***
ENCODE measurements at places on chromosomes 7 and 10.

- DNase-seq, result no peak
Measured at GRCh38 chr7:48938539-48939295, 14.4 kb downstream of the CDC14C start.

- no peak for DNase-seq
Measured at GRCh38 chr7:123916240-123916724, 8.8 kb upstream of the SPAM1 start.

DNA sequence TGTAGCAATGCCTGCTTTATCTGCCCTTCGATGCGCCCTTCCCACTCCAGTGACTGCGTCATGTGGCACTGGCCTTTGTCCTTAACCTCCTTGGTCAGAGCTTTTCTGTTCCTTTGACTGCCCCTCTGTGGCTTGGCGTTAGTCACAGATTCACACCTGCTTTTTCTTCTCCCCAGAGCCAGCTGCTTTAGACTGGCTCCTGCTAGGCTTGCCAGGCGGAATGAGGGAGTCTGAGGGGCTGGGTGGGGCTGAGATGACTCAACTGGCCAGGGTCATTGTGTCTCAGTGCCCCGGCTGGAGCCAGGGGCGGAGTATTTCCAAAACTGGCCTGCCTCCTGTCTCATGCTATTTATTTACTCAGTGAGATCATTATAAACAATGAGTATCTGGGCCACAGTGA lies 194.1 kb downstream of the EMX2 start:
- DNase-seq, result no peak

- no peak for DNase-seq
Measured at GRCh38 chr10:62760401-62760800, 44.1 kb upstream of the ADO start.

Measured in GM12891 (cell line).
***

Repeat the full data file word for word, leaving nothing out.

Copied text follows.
ENCODE measurements at places on chromosomes 7 and 10.

- DNase-seq, result no peak
Measured at GRCh38 chr7:48938539-48939295, 14.4 kb downstream of the CDC14C start.

- no peak for DNase-seq
Measured at GRCh38 chr7:123916240-123916724, 8.8 kb upstream of the SPAM1 start.

DNA sequence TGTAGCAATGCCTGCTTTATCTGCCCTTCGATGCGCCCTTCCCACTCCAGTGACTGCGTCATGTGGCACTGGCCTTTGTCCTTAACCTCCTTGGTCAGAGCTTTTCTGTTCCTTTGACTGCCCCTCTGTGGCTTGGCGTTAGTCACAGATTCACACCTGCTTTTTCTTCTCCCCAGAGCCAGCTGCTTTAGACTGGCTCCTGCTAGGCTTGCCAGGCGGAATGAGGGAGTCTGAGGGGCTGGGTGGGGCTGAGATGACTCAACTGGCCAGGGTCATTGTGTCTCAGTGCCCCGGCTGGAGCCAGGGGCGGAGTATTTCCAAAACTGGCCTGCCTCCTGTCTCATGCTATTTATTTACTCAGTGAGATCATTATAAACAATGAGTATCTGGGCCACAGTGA lies 194.1 kb downstream of the EMX2 start:
- DNase-seq, result no peak

- no peak for DNase-seq
Measured at GRCh38 chr10:62760401-62760800, 44.1 kb upstream of the ADO start.

Measured in GM12891 (cell line).